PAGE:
Computer Business Review


CBR Staff Writer

07:00, July 22 1994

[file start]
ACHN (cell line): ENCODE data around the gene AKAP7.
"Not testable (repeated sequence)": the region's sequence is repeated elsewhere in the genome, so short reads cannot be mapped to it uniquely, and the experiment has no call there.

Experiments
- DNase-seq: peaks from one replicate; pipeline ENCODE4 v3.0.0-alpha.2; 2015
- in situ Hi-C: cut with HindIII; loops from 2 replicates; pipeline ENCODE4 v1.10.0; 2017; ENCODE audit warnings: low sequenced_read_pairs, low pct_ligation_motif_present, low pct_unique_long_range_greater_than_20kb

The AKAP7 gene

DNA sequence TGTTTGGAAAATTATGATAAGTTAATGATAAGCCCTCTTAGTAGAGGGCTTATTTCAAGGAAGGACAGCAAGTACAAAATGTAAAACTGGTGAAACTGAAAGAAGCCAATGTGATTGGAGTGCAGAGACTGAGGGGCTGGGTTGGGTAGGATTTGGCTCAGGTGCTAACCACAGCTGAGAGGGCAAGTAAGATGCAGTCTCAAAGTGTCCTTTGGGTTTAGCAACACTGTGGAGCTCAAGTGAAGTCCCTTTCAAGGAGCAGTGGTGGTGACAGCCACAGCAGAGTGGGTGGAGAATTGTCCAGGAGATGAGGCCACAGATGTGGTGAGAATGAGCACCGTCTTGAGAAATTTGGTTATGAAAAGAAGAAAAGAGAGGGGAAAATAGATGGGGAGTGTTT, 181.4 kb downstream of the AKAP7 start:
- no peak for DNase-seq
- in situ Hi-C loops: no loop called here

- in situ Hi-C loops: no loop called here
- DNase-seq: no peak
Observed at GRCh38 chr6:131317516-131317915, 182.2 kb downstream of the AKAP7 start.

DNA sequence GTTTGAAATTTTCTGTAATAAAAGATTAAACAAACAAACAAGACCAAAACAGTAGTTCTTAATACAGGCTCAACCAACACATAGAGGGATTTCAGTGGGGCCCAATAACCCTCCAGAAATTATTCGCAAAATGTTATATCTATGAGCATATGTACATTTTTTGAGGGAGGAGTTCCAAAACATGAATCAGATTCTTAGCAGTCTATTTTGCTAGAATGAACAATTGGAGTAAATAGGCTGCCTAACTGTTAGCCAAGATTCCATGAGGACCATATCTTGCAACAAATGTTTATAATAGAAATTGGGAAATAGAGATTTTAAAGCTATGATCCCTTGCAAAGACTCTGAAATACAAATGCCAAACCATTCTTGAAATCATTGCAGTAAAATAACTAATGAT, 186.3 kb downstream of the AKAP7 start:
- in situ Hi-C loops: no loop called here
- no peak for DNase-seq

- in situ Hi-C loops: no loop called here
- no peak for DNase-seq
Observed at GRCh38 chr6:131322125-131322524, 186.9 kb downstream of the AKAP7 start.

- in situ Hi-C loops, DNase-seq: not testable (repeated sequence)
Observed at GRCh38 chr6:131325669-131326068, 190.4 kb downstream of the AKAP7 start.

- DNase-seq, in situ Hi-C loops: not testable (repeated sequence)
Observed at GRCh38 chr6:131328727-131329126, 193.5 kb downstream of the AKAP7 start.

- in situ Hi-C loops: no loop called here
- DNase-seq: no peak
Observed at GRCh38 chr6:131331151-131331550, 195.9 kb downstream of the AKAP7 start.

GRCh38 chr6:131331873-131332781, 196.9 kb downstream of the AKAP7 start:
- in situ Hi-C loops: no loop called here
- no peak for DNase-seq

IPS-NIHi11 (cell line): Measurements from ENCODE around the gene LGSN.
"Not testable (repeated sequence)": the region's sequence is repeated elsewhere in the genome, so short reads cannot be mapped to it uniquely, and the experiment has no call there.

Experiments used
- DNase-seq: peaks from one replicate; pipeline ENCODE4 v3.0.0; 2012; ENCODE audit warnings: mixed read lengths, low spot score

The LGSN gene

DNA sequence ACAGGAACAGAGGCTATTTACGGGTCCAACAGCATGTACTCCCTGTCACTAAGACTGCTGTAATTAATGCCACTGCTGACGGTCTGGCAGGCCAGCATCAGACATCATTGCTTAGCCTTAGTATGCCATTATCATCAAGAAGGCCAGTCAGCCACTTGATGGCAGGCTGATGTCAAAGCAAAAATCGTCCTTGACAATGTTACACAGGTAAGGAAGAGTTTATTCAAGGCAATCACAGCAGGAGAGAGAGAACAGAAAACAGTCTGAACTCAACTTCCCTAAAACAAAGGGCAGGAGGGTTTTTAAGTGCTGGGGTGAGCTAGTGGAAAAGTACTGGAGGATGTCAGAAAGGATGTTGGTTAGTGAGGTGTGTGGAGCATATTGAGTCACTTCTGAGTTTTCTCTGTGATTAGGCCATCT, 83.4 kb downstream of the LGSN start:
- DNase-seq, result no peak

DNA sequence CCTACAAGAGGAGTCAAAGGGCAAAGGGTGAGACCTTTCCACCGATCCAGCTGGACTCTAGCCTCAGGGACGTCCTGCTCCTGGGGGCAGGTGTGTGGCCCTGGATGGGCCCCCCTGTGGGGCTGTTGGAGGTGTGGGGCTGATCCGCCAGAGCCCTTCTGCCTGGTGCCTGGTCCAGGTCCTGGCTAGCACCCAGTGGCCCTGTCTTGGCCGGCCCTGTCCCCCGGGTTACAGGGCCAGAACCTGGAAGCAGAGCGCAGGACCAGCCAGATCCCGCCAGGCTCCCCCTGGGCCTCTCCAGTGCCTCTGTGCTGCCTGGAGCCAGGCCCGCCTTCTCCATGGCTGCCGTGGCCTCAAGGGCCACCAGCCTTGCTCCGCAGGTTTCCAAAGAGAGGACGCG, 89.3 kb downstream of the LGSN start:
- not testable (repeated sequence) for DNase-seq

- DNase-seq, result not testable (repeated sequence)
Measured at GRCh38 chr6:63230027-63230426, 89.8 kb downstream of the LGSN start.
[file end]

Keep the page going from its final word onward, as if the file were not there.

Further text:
Attempting to allay fears that all news out of the company will be bad from here on in, Digital Equipment Corp yesterday launched what it reckons are the two fastest engineering workstations in the industry, pitching them squarely at Hewlett-Packard Co's market-leading HP 9000 Model 735. The two are the new top-of-the-line models in the DEC 3000 family, the desktop 700 AXP and the deskside 900 AXP. They use the fastest versions of DEC's Alpha microprocessor, the 275MHz 21064A in the deskside and the 225MHz version in the desktop, and DEC claims that the new Model 700 is 15% faster than the HP 735 Model 125 but costs about one-third less. The 700 costs $27,700 for a 21 screen, 64Mb, 1Gb disk and a CD-ROM drive, delivering 230 SPECfp and 162 SPECint. An entry-level 900 will go for $43,500 with a 21 display, 64Mb and a 2Gb drive and deliver 264 SPECfp and 189.3 SPECint. An upgrade from the 800 to the 900 is $9,000; $6,000 to go from the 600 to the 700. Observers say the boxes, which run OSF/1 and OpenVMS, could be the last Turbo Channel machines. They are expected to be available with new ZLX E2 and E3 accelerators priced respectively at $2,000 and $3,000. DEC also cut the 600 AXP, charging $17,500 for a packaged system most powerful under $20,000. DEC also unveiled a multiprocessor server that clusters between four and 16 Alpha processors. The AdvantageCluster Compute Server 5000 costs $200,000 for the four-processor model and up to $300,000 for the 16-processor version. DEC also said that in October it plans to add a record- breaking server, currently code-nam ed Turbo Laser that will pack up to 12 Alpha microprocess ors to deliver agg regate performance of 3.6 GIPS, 3,000 SpecMarks, 1 GFLOPS from the four-way.


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